A migraine is a headache that often comes with a pulsing sensation or a throbbing pain mainly affecting one side of the head. It is often accompanied by vomiting, nausea, and increased sensitivity to sound and light. A migraine attack can last anywhere between a few hours to several days. In some instances, the pain can reach a level high enough to interfere with your daily activities. In some cases, you will experience warning symptoms, referred to as an aura, before having a migraine. The signs may include blind spots or flashes of light or tingling in an arm, leg, or one side of the face, and trouble speaking. A Rockville migraines specialist can recommend medications and treatment options that prevent migraines and make them less severe.
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Migraines can affect people of all ages, including children. They can progress through four different stages, namely prodrome, aura, attack, and post-prodrome. However, you may not go through all stages when you have a migraine.
You may notice some changes that warn you of an impending migraine attack a day or two before the actual migraine. They include constipation, mood changes from depression to aura, food cravings, neck stiffness, frequent yawning, and fluid retention.
The occurrence of the aura varies from one patient to another. You may experience it before or during a migraine attack. Most auras are visual, but they can also include other interferences. Although every symptom starts gradually, it gets more severe over several minutes and can last up to an hour. Some examples of auras associated with migraines include:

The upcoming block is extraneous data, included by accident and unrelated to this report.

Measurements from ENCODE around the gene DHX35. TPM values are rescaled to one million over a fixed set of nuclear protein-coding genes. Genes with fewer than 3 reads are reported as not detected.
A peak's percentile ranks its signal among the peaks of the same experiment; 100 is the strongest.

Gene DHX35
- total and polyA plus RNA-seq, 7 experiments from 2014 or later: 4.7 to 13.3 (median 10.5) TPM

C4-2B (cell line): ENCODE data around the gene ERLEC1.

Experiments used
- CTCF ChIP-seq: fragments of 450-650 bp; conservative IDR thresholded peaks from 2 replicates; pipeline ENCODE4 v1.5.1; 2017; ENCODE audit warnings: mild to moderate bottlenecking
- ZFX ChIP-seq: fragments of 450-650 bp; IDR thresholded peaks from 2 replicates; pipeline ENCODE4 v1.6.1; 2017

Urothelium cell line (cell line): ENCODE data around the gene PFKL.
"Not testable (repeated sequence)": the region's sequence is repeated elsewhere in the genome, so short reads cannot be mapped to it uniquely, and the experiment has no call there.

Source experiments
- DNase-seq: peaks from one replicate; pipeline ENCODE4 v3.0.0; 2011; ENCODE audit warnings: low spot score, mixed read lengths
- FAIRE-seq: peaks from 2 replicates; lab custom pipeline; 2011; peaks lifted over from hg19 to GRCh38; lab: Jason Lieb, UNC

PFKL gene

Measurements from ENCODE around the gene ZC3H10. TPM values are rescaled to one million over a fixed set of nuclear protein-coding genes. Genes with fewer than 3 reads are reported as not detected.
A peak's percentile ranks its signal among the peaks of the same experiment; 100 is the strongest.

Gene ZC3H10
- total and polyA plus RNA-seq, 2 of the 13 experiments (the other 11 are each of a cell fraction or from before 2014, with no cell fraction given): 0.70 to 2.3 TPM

- Vision phenomena like seeing bright spots or flashes of light and different shapes
- Temporary vision loss
- Tingling sensations in the arms or legs
- Numbness or weakness in one side of the body or face
- Trouble speaking
If untreated, a migraine can last anywhere between four to seventy-two hours. The frequency of migraine varies from patient to patient. You can have them rarely or multiple times a month. During a migraine, you may have:
- Pain on one or both sides of the head
- Pulsing or throbbing pain
- Sensitivity to light, as well as smell and touch in some cases
- Vomiting and nausea
After recovering from a migraine, you will feel confused, drained, and washed out for up to a day. In some cases, you may feel elated. Moving the head suddenly may cause the pain again, albeit shortly.
When Should You See a Doctor?
Most people do not seek diagnosis and treatment for migraines. If you experience migraine symptoms regularly, record the attacks and how you treat them. If you have a history of migraines, see a doctor if the pattern of the attacks changes.
Seek immediate medical attention if you experience:
- A sudden severe headache
- A headache accompanied by a fever, confusion, a stiff neck, double vision, numbness or weakness, or seizures
- Headache following a head injury
- A chronic headache that gets worse with coughing, exertion, sudden movement, or straining
- New headache pain after age 50
In summary, a migraine is a headache that often comes with a pulsing sensation or a throbbing pain mainly affecting one side of the head. It has four stages, namely prodrome, aura, attack, and post-drome, but you may not experience all of them. Common symptoms include vision phenomena, trouble speaking, vomiting, and nausea. Before visiting a doctor, record the attacks and how you treat them.